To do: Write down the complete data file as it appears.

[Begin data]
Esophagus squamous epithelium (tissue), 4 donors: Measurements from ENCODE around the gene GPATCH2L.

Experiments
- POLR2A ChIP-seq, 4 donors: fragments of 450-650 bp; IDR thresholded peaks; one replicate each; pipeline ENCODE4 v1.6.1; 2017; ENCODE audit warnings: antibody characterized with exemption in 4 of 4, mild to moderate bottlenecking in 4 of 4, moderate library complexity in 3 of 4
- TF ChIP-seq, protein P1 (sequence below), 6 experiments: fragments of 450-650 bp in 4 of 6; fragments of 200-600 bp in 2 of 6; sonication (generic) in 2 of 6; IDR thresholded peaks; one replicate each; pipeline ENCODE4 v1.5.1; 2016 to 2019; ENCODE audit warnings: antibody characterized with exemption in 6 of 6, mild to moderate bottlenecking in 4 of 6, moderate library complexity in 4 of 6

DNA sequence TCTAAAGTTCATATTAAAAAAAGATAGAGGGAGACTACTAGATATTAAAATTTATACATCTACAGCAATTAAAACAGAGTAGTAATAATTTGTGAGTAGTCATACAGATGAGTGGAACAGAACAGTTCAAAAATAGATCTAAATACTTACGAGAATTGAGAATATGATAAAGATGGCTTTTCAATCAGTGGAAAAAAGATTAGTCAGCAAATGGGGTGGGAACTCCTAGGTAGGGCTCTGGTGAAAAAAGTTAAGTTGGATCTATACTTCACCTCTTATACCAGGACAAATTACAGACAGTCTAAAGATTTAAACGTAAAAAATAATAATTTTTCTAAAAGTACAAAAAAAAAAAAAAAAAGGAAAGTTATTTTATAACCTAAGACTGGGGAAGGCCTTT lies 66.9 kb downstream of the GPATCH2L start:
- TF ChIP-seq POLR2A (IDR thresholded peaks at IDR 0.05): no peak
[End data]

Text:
Esophagus squamous epithelium (tissue), 4 donors: Measurements from ENCODE around the gene GPATCH2L.

Experiments
- POLR2A ChIP-seq, 4 donors: fragments of 450-650 bp; IDR thresholded peaks; one replicate each; pipeline ENCODE4 v1.6.1; 2017; ENCODE audit warnings: antibody characterized with exemption in 4 of 4, mild to moderate bottlenecking in 4 of 4, moderate library complexity in 3 of 4
- TF ChIP-seq, protein P1 (sequence below), 6 experiments: fragments of 450-650 bp in 4 of 6; fragments of 200-600 bp in 2 of 6; sonication (generic) in 2 of 6; IDR thresholded peaks; one replicate each; pipeline ENCODE4 v1.5.1; 2016 to 2019; ENCODE audit warnings: antibody characterized with exemption in 6 of 6, mild to moderate bottlenecking in 4 of 6, moderate library complexity in 4 of 6

DNA sequence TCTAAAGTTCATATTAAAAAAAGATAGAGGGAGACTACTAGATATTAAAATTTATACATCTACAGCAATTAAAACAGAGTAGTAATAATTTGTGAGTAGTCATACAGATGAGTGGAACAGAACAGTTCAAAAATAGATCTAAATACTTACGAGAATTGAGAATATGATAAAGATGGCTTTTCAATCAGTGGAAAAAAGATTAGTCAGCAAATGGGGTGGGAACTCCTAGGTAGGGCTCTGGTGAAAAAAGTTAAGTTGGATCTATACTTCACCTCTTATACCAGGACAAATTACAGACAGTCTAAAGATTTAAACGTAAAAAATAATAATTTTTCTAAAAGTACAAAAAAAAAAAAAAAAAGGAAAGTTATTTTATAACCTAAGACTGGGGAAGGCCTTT lies 66.9 kb downstream of the GPATCH2L start:
- TF ChIP-seq POLR2A (IDR thresholded peaks at IDR 0.05): no peak